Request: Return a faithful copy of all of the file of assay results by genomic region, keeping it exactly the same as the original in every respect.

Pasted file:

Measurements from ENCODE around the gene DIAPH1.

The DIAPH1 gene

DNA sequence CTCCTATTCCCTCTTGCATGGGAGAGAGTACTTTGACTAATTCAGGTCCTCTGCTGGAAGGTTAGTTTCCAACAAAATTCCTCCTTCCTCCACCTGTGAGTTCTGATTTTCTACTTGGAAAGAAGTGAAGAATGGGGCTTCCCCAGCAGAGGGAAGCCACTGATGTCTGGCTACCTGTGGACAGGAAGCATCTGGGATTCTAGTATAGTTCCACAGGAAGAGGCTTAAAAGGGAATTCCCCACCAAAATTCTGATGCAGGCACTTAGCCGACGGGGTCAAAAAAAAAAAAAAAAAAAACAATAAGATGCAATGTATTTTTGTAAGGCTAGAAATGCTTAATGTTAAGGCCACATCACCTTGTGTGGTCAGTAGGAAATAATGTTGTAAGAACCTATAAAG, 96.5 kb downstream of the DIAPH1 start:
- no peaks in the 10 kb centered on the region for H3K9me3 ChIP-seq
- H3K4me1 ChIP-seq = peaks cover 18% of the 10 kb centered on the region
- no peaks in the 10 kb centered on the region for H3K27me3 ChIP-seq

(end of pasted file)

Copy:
Measurements from ENCODE around the gene DIAPH1.

The DIAPH1 gene

DNA sequence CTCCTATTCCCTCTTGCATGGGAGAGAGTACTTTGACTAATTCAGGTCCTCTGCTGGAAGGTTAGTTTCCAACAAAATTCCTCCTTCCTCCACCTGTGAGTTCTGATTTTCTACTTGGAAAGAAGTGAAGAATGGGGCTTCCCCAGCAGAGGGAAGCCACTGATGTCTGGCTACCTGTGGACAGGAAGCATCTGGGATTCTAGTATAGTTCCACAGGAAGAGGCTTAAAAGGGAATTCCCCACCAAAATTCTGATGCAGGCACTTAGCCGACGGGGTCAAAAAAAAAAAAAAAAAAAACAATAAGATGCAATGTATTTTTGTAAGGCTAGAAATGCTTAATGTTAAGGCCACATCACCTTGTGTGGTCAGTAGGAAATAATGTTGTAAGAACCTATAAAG, 96.5 kb downstream of the DIAPH1 start:
- no peaks in the 10 kb centered on the region for H3K9me3 ChIP-seq
- H3K4me1 ChIP-seq = peaks cover 18% of the 10 kb centered on the region
- no peaks in the 10 kb centered on the region for H3K27me3 ChIP-seq